LadynRed

Bankruptcy Articles - Various Subjects

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I know this is a response to an old post, but while I respect the OP remarks regarding filing BK Pro Se, I believe that one must look at the complexities involved in one's particular reason(s) for filing before doing so Pro Se.   My reasons were IRS related and I would have not taken on the IRS regarding discharging back taxes owed.  This is a daughting task and believe me, requires the expertise of an experienced BK attorney who deals with these sorts of issues in bankruptcies.

 

So while I agree that most BK filings are pretty straight forward, requiring little legal skill to accomplish a successful discharge, I still believe that at minimum consulting an experienced BK attorney is highly recommended.   Having gone through the process and witness to some of the issues that arose with the trustee regarding information on schedules, financial records, etc filed during the 341 meeting of other debtors who were Pro Se, I would say be sure you know what you are doing.  

 

I even saw Pro Se debtor who had been "helped" by a friend who was a paralegal in a law firm with their BK documents get a bit of a lashing with questions as the schedules were not in order and the trustee did not like that too much.  Even remarked to the paralegal and pointed out the errors, etc with the schedules filed.   Remember, the 341 meeting is done in front in a room full of other debtors and attorneys for all to witness.  Not a pleasant experience for them.  A bit embarrassing to say the least.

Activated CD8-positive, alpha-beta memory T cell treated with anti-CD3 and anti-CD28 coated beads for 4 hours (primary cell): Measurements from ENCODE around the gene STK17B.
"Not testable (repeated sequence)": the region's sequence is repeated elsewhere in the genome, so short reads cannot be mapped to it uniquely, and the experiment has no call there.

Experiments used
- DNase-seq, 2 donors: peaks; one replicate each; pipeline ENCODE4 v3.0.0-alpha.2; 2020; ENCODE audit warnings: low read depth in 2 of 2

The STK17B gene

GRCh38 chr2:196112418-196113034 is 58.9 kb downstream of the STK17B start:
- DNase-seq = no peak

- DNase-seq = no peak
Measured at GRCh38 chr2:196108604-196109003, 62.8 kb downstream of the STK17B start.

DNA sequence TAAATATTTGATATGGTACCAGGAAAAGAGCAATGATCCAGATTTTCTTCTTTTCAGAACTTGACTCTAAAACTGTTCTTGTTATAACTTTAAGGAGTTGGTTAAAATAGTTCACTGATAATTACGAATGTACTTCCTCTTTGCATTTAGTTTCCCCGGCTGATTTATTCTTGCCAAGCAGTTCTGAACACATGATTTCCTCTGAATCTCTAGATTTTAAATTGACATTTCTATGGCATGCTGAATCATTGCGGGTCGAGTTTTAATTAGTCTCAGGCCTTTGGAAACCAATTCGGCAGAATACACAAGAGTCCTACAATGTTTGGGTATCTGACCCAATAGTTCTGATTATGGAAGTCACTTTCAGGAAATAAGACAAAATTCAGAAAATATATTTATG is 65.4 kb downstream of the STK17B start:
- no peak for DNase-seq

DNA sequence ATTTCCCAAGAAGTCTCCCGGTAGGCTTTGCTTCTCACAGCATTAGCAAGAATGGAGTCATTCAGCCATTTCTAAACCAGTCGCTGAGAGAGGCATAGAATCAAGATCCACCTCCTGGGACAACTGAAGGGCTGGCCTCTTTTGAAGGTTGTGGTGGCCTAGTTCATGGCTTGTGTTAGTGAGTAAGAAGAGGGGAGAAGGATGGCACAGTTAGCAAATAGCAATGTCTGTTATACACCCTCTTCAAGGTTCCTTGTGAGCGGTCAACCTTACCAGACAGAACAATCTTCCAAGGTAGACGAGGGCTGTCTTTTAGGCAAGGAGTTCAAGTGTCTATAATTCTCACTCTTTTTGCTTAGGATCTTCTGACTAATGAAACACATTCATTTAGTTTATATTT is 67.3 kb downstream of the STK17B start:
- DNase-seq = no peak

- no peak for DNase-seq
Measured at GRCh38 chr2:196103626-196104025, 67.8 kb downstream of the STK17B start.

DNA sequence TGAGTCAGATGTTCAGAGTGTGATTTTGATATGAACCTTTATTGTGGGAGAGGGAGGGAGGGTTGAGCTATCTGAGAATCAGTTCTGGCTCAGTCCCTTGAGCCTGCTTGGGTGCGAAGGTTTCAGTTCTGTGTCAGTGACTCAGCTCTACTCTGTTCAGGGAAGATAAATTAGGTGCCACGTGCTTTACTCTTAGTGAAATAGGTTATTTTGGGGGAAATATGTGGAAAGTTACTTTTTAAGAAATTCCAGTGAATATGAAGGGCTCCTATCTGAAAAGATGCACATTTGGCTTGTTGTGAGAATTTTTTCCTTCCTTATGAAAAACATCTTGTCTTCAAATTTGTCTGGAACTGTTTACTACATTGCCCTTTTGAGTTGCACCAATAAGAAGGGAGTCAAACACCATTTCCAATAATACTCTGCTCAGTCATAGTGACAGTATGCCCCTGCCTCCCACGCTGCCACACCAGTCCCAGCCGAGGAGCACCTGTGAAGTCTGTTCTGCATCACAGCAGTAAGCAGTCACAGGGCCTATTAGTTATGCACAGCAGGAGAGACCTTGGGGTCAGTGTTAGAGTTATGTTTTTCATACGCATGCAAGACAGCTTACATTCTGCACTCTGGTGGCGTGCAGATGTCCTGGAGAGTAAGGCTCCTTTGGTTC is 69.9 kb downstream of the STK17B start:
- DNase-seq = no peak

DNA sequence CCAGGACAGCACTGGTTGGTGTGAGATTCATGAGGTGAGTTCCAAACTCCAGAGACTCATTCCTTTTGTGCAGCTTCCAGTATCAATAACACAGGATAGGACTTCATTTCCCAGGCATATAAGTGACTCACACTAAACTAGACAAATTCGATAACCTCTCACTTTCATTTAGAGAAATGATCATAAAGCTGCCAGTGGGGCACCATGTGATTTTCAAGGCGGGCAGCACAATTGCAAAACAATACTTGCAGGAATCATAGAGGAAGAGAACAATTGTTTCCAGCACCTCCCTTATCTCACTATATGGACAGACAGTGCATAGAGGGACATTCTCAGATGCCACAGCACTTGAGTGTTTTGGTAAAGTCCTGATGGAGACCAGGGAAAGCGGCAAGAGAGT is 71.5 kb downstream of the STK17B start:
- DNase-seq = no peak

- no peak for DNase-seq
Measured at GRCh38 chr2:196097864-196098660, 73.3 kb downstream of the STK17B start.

In short, pay the extra $ and retain an attorney if your BK case is even the bit complex as this will save you a tremendous amount of anguish that you may otherwise experience in going through the BK process Pro Se.   Just think things through.

 

Been reading a bunch about "getting a lawyer for bankruptycy", and, in general, I could not disagree more. No, a lawyer is NOT necessary, or even desirable. How do I know? Been there, done that. How do I know? Two people I know filed pro se, one of them 75 years old. No problems. None. Zilch.

Fact: The overwhelming number of BKs are granted, as high as 98% plus.

What I read and hear seems to be "scare tactics", mostly, so that lawyers have this rather facile addition to their incomes. The classes required? They can be taken easily online. The forms? Either a person can obtain them free from the Federal Courts' websites; or, if so inclined, purchase a form packet at a office supply store, with instructions included. And there are websites who will fill out the forms for about 499.00 or so. Still too much, but far better than an attorney's ridiculous fees for filling in the blanks with the information you supply him or her.

Often, an attorney's selling point is that he or she will "represent" you in the creditor's meeting, a meeting that takes less than ten minutes, and rarely if ever, has a creditor present. And often, the attorney showing up, sitting gallanty at the side of the debtor, will have been one "sent from the office", one who may not have even met the debtor, previously.